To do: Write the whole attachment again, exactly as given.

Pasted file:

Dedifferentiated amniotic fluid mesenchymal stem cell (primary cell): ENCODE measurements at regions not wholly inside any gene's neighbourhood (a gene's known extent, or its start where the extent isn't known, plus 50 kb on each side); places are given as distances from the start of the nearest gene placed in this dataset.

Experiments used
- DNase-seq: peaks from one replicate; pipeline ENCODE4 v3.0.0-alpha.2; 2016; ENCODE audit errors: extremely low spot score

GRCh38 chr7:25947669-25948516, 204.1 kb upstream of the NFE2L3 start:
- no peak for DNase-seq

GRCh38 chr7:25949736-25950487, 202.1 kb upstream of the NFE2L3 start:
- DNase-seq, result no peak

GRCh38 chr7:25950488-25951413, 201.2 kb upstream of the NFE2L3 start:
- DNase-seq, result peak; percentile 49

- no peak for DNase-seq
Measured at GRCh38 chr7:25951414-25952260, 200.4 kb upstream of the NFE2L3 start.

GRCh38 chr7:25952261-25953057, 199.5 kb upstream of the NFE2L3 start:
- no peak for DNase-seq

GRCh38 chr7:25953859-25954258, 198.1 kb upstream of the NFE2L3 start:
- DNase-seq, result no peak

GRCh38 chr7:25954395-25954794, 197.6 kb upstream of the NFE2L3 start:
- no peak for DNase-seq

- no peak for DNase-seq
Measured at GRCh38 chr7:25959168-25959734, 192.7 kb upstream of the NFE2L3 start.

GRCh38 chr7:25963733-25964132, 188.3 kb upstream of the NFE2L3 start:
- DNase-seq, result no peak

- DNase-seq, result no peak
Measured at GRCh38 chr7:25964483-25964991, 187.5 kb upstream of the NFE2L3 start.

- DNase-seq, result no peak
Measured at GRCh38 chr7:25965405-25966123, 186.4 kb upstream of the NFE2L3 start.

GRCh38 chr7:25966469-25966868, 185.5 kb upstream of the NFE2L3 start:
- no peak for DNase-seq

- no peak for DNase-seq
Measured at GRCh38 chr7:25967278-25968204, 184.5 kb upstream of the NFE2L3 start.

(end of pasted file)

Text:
Dedifferentiated amniotic fluid mesenchymal stem cell (primary cell): ENCODE measurements at regions not wholly inside any gene's neighbourhood (a gene's known extent, or its start where the extent isn't known, plus 50 kb on each side); places are given as distances from the start of the nearest gene placed in this dataset.

Experiments used
- DNase-seq: peaks from one replicate; pipeline ENCODE4 v3.0.0-alpha.2; 2016; ENCODE audit errors: extremely low spot score

GRCh38 chr7:25947669-25948516, 204.1 kb upstream of the NFE2L3 start:
- no peak for DNase-seq

GRCh38 chr7:25949736-25950487, 202.1 kb upstream of the NFE2L3 start:
- DNase-seq, result no peak

GRCh38 chr7:25950488-25951413, 201.2 kb upstream of the NFE2L3 start:
- DNase-seq, result peak; percentile 49

- no peak for DNase-seq
Measured at GRCh38 chr7:25951414-25952260, 200.4 kb upstream of the NFE2L3 start.

GRCh38 chr7:25952261-25953057, 199.5 kb upstream of the NFE2L3 start:
- no peak for DNase-seq

GRCh38 chr7:25953859-25954258, 198.1 kb upstream of the NFE2L3 start:
- DNase-seq, result no peak

GRCh38 chr7:25954395-25954794, 197.6 kb upstream of the NFE2L3 start:
- no peak for DNase-seq

- no peak for DNase-seq
Measured at GRCh38 chr7:25959168-25959734, 192.7 kb upstream of the NFE2L3 start.

GRCh38 chr7:25963733-25964132, 188.3 kb upstream of the NFE2L3 start:
- DNase-seq, result no peak

- DNase-seq, result no peak
Measured at GRCh38 chr7:25964483-25964991, 187.5 kb upstream of the NFE2L3 start.

- DNase-seq, result no peak
Measured at GRCh38 chr7:25965405-25966123, 186.4 kb upstream of the NFE2L3 start.

GRCh38 chr7:25966469-25966868, 185.5 kb upstream of the NFE2L3 start:
- no peak for DNase-seq

- no peak for DNase-seq
Measured at GRCh38 chr7:25967278-25968204, 184.5 kb upstream of the NFE2L3 start.